That the Red Sea is a treacherous waterway could also the Iranians testify to. The Islamic Republic claimed in the autumn of 2019 that three Iranian tankers had been targeted in a six-month period. However, only one incident, the explosion on the tanker Sabity has been confirmed. The vessel, in loaded condition and under way off the Saudi coast near Jeddah, was most likely hit by missiles.

The weapons

The Houthi rebels have used sophisticated weapons like anti-ship missiles, but they have also been accused of using rudimentary weapons, like drifting naval mines. The waterborne improvised explosive device (WBIED) can, as the name indicates, also be considered unsophisticated. However, the WBIEDs have become more advanced by being remotely controlled.

During the 2006 Lebanon war an anti-ship missiles was successfully used by Hezbollah against the Israeli frigate INS Hanit. That non-state actors can use sophisticated weapons have further been highlighted during the conflict in Yemen. Nonetheless, a weapon platform is needed to get close to the target, or the target needs to be close to shore, in order for missiles to be effective. Missiles can be defined as belonging to conventional warfare, that can be met with conventional countermeasures, like in the case with USS Mason and USS Nitze.

Although that there have been many warnings about drifting sea mines, there are no confirmed incidents. It is hardly likely that any of the warring parties in the conflict will use such imprecise method of naval warfare. A parting wire may cause an anchored mine to float to the surface and start drifting, but that is not a part of any modus operandi. Notwithstanding, off the port of Mohka a Yemeni coast guard ship struck a submerged mine that was anchored. 

The mine that allegedly has been causing most damage in the conflict is the limpet mine. Both at Fujariah anchorage incident and in the Gulf of Oman incident the conclusion has been that limpet mines have been used. It is a legendary method, perfected by Decima Flottiglia MAS, an Italian commando frogman unit that was sinking allied ships in the Mediterranean during the Second World War. However, it is a rather refined method that needs highly skilled and trained operators.

Remotely Controlled Waterborne Improvised Explosive Devices (RCWBIED) are probably the most effective method when attacking naval or merchant ships. As the weapon platform becomes more and more advanced, maybe “improvised” should be dropped, and renamed to Armed Maritime Drone. It should not be ruled out that even Unmanned Underwater Vehicles (UUVs) have been used.

Unmanned Aerial Vehicles (UAVs), or drones, laden with explosives have been used by Houthi rebels against land targets in Saudi Arabia.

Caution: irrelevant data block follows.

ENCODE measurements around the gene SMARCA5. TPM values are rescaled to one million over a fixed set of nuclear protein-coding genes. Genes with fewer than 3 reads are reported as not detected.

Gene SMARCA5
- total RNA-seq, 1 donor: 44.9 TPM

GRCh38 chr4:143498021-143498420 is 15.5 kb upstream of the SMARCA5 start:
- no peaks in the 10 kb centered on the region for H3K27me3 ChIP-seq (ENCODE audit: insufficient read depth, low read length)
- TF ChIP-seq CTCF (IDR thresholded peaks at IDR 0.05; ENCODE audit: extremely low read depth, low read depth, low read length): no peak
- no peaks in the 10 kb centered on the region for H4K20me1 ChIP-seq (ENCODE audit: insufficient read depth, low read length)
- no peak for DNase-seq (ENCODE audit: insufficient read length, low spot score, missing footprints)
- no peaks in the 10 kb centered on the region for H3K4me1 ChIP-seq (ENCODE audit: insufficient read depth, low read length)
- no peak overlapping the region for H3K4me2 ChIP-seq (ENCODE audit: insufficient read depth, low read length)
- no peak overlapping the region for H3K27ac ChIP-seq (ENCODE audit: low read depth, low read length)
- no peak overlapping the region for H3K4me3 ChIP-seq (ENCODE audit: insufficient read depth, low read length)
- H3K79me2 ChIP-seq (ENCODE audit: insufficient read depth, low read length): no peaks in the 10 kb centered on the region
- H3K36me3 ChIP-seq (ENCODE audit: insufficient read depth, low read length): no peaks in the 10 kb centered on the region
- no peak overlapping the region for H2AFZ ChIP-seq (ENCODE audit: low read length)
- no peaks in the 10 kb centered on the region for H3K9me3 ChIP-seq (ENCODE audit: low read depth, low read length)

The defence

Commonly when non-state actors are fighting wars, asymmetrical warfare is used to a large extent by the Houthis. As experience from many wars shows, it is difficult to fight insurgents with conventional armed forces. The famous Lawrence of Arabia wrote in his book Seven Pillars of Wisdom that “Making war upon rebellion was messy and slow, like eating soup with a knife.” Hence, conventional war ships are maybe not best platforms to combat waterborne guerrilla fighters.

Navies from many nations are patrolling in the conflict area, some on an individual basis, some organized in units like the Combined Maritime Forces. However, as with the case of Somali piracy, the naval ships are too few in order to give a proper protection in the high risk area (HRA).

In ports, the port authorities are obliged by the ISPS code to provide security in ports. That ports are failing in their obligations are the recent attacks in Jeddah and Shuqaiq an example of.

In consequence, merchant ships are very much left alone to protect themselves from terrorist attacks. The ISPS code should be followed and a risk analysis conducted. Fortunately, there are some excellent guidelines that have been developed during the last decade.

BMP5 - Best Management Practises To Deter Piracy And Enhance Maritime Security In The red Sea, Gulf Of Aden, Indian Ocean And Arabian Sea is, as the title indicates, on its fifth edition. Is a document vital to follow when a Captain, SSO and CSO are planning and executing a voyage through the HRA.

The Oil Companies International Marine Forum (OCIMF) has produced Ship Security Bridge Vulnerability Study, with recommendations about ship hardening.

The International Maritime Security Construct (IMSC), a US led consortium of countries tasked with maintaining maritime security in the Persian Gulf, Gulf of Oman, Gulf of Aden and Southern Red Sea, has issued Bridge Reference Cards with guidelines how to react to hostile situations.

Combined Maritime Forces (CMF), which is another multi-national naval organisation, has establish the Maritime Security Transit Corridor (MSTC) for safe passage of southern Red Sea, Bab el Mandeb and Gulf of Aden.

The shipping industry has a very informative website ( where the above mentioned documents can be found, together with other important information concerning maritime security.


1) Before 2014 following terrorist incidents occurred;

- In July 2010, the Japanese owned very large crude oil carrier M Star experienced an explosion when transiting the Strait of Hormuz. Although no craft was sighted, the explosion made a large dent in the hull, and parts of accommodation were slightly damaged. After two days, the terrorist group Brigades of Abdullah Azzam claimed responsibility for the attack.

- In August 2013, due to high level of activities by Al Qaeda affiliated groups in Yemen, the Government of United Kingdom raised the ISPS security level to level 3 for British flagged ships in Yemeni territorial waters. Indeed a serious situation, since an elevation to level 3 was unprecedented since the ISPS code was introduced in 2004.

- In September 2013, while on transit in the Suez Canal, the Chinese owned container vessel Cosca Asia was hit by a rocket propelled grenade. The ship sustained only minor damages, and there were no casualties. An Islamist group named Al-Furqan claimed responsibility for the attack.

2) Regarding the maritime security aspect to keep AIS on see following article.

#Sea and coast